The implicit suggestion that the USGS will do everything they can to cover up an impending eruption makes zero sense in every way, not least of which because eruptions happen and when they do, the USGS didn't try and pretend they weren't a possibility.
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Old 06-10-2018, 02:25 PM
 
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Fears about the Yellowstone super volcano are a bit overblown. The article below is from May 2, 2016.
Supereruption reports are exaggerated

Human civilization will surely survive a supereruption, so let's bust another myth. There is no pool of molten rock churning beneath Yellowstone's iconic geysers and mud pots. The Earth's crust and mantle beneath Yellowstone are indeed hot, but they are mostly solid, with small pockets of molten rock scattered throughout, like water inside a sponge. About 9 percent of the hot blob is molten, and the rest is solid, scientists reported on May 15, 2015, in the journal Science. This magma chamber rests between 3 to 6 miles (5 to 10 km) beneath the park.

Estimates vary, but a magma chamber may need to reach about 50 percent melt before molten rock collects and forces its way out. "It doesn't look like at this point that the [Yellowstone] magma reservoir is ready for an eruption," said Farrell, co-author of the 2015 study in the journal Science.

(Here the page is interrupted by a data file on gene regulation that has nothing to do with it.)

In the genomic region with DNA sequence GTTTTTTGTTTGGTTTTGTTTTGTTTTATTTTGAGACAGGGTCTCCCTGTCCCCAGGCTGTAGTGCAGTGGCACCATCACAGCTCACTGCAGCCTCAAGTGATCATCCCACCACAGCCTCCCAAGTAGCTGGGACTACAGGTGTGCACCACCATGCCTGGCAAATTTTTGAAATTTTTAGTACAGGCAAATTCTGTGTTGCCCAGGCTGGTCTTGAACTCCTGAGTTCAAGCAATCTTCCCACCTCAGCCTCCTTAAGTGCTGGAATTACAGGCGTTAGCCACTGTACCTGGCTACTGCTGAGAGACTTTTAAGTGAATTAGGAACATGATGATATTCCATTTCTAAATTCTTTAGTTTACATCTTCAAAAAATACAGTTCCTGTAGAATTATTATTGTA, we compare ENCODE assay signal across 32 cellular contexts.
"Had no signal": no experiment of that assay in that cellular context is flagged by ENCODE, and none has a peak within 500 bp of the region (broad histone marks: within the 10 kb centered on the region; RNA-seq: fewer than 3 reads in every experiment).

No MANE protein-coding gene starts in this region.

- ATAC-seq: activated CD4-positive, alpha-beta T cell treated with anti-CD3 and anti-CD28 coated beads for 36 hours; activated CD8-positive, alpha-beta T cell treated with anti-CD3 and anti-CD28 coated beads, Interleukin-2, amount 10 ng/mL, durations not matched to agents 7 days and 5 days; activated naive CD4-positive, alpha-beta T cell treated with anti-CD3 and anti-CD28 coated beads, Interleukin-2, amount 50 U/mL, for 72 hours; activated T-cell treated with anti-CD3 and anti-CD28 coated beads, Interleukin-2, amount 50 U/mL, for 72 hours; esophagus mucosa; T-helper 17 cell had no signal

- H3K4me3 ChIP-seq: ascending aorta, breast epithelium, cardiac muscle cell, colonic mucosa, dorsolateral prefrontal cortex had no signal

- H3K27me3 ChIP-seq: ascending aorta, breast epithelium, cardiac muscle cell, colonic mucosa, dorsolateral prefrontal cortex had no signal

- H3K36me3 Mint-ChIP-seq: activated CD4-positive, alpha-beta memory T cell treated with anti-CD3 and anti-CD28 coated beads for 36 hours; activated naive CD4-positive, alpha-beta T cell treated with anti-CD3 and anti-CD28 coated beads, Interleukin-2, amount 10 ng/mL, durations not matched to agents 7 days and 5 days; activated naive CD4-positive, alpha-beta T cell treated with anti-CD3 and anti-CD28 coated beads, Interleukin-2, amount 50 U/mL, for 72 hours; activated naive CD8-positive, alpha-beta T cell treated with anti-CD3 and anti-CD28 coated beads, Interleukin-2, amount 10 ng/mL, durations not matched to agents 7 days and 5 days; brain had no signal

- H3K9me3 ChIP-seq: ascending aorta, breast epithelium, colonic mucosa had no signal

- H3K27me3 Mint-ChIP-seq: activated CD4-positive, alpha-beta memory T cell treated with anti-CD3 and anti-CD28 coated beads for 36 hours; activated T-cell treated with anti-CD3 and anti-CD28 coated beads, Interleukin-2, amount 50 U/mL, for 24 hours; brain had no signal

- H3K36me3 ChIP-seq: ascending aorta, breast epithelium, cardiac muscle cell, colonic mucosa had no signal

https://www.livescience.com/20714-ye...-eruption.html
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Old 06-10-2018, 10:35 PM
 
Location: PRC
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I am not an expert, or even half an expert but I would assume the water making up the steam from these guysers has to trickle down through many small cracks and fissures in the rock to get to the area where a geyser collects its water from. These cracks and fissures are obviously moving and changing pathways otherwise there would be a constant series of geyser eruptions if there was a constant source of water to make steam. The fact that geysers start and stop means that this process is ongoing and normal.